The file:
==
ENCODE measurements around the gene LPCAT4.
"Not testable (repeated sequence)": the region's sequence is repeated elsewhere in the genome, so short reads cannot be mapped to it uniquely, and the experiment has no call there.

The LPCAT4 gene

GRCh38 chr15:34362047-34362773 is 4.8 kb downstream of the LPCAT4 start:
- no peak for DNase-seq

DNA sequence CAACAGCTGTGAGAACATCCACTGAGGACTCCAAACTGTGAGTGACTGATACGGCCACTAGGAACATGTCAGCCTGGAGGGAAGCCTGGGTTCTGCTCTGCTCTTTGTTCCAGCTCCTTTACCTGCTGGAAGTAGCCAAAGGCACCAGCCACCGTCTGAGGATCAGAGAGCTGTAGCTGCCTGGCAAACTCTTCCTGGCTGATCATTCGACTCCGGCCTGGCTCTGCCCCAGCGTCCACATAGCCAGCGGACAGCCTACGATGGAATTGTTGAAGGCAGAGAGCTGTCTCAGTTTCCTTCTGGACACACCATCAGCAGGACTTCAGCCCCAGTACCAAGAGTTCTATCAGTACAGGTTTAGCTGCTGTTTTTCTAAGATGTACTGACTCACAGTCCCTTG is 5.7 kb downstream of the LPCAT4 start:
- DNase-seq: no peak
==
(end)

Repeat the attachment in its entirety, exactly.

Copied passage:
ENCODE measurements around the gene LPCAT4.
"Not testable (repeated sequence)": the region's sequence is repeated elsewhere in the genome, so short reads cannot be mapped to it uniquely, and the experiment has no call there.

The LPCAT4 gene

GRCh38 chr15:34362047-34362773 is 4.8 kb downstream of the LPCAT4 start:
- no peak for DNase-seq

DNA sequence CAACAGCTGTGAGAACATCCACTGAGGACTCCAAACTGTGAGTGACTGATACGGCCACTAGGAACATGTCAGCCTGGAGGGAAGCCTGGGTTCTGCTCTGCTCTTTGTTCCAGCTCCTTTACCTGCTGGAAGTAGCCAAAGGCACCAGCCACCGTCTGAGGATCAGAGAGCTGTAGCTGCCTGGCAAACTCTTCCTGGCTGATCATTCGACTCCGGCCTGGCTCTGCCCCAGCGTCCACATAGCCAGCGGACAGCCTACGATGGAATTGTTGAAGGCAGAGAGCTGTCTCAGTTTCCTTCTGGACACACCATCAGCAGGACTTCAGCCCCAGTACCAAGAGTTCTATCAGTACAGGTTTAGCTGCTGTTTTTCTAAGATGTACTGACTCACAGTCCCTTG is 5.7 kb downstream of the LPCAT4 start:
- DNase-seq: no peak